European steel production, demand weak amid high stocks

Steel production in Europe remains subdued, market sources said this week, with producers and buyers both maintaining high inventories.

Demand has been slow to return since the gradual easing of national lockdowns in Europe but EU steel producers are hopeful that state-funded incentive schemes will once again kick-start consumption. The largest consumers of steel are the automotive and the construction industries, where incentive schemes could help drive a rebound in demand and support prices, sources said.

Since the beginning of May, European hot-rolled coil prices have declined by 4.9% in northern Europe and 3.4% in southern Europe, with market participants divided as to whether the bottom of the market could be reached any time soon.

“Stocks are way too high in Europe, especially in the southern regions,” a Benelux-based service center manager told Platts. “Steel service centers are loaded up with inventory and customer turnover is extremely low while the mills have continued to produce during the lockdown. Many service centers now have limited warehouse space and can’t take more material –- some will struggle to make upcoming payments with risk of credit lines breaching.”

Payment terms range from 40 days in north Europe to 60-90 days in the south of the region, indicating that material delivered at the start of European lockdowns — for example March 9 in Italy — will be due for payment from June onwards, the source said, adding “there may be payment issues or defaults.”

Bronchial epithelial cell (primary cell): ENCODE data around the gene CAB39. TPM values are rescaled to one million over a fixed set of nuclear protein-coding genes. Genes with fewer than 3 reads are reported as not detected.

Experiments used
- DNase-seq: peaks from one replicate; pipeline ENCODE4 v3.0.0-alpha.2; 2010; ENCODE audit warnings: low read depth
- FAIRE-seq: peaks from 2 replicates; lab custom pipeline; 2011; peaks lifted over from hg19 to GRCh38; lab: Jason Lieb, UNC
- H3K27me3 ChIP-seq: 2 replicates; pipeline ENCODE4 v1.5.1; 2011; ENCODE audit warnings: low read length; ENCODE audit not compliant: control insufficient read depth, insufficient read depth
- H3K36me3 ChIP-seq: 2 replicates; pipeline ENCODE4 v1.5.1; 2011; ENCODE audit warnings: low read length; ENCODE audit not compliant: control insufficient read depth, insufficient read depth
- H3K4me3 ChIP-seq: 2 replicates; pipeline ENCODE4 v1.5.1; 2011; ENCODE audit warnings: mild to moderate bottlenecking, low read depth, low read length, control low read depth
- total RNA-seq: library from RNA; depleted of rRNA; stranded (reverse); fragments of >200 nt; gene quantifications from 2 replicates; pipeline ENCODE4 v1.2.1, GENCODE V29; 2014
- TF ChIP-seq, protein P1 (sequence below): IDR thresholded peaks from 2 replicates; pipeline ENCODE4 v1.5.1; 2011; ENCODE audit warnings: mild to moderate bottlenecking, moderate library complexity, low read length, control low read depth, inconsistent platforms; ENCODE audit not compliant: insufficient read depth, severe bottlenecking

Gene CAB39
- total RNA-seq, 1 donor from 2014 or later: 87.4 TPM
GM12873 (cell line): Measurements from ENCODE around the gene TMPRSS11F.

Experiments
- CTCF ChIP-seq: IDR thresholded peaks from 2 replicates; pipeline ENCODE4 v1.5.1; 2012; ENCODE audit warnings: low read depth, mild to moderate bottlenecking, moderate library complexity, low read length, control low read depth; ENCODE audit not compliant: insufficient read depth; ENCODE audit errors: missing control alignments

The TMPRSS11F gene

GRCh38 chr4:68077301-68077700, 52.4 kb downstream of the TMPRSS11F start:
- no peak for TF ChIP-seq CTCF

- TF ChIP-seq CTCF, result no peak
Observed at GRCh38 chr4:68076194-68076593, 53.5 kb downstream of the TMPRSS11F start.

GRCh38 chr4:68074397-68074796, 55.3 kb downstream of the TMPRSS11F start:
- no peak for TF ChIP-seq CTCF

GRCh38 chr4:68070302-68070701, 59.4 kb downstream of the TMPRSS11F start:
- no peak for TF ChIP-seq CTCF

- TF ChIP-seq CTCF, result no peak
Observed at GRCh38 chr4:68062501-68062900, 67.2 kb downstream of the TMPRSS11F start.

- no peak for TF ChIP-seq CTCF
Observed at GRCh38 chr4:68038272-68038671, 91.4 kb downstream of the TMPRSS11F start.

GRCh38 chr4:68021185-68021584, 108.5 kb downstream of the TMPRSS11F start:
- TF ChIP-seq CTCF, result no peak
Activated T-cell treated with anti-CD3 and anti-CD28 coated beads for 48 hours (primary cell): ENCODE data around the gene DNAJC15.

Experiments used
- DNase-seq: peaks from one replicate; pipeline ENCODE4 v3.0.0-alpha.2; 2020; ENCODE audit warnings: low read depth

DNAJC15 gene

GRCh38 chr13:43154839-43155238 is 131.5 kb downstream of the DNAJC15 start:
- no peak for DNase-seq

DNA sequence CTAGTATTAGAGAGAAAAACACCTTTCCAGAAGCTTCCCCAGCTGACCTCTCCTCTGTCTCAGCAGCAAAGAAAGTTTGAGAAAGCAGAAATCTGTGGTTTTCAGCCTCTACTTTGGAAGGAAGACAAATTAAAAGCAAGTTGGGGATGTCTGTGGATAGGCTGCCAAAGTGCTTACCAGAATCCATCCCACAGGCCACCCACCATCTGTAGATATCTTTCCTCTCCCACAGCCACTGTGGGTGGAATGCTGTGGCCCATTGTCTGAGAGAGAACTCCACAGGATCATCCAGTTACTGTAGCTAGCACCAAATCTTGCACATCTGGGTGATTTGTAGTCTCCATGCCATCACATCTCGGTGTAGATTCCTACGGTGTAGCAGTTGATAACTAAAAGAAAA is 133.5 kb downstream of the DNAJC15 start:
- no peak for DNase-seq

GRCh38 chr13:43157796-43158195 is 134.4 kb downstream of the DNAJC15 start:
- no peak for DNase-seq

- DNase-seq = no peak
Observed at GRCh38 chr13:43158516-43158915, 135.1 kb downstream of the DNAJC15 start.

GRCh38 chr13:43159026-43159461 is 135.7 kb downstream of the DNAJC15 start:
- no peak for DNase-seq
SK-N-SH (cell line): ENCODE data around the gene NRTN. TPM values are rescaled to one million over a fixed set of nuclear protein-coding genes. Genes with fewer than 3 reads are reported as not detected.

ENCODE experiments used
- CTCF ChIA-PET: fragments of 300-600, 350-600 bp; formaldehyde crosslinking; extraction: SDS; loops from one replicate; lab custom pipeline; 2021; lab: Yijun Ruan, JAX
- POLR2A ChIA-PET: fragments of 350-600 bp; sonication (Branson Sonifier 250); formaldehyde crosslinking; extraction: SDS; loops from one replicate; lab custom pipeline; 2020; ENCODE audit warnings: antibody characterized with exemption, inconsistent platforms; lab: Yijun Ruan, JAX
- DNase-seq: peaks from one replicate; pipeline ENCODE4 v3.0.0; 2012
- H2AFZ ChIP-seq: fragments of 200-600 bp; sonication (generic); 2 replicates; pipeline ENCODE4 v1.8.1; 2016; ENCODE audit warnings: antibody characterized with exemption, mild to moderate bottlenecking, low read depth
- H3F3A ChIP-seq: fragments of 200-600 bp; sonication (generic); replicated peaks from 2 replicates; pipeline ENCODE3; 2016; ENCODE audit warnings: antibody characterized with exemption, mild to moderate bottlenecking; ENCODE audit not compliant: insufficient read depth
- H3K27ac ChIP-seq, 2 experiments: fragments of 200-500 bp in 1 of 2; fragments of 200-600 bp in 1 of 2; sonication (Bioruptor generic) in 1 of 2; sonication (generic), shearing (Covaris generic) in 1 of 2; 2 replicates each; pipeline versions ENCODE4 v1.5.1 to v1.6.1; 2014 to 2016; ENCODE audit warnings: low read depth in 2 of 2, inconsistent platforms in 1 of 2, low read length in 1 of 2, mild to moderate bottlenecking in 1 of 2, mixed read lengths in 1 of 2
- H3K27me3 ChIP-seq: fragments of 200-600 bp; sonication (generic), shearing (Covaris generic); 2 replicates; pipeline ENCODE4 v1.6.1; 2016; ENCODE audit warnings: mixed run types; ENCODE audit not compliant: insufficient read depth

Italy-based mill sources said that steel production in the country is around 50% of mill capacity at present.

A German mill source told Platts that demand is still lagging and that most material can be sold from stocks.

“Sales are at low levels, demand will increase but stocks are full and that needs to be cleared first,” the mill source said.

According to the latest data released by the World Steel Association, in April European steel production fell to 10.72 million mt, a decline of 23% on the year, and 11% lower than March this year.

However, considering the new definitive data from local associations, steel production in April dropped by far more that the worldsteel data, which includes estimates from a number of countries.

According to Federacciai, the Italian steel federation, crude steel production in the country was down 43% to 1.12 million mt. Worldsteel puts the drop at 31%.

In Germany, crude steel production according to worldsteel dropped 11% in April to 3 million mt, while according to German steel federation WV Stahl the domestic crude steel output fall was 24% on year to 2.6 million mt.

— Annalisa Villa, Len Griffin, Laura Varriale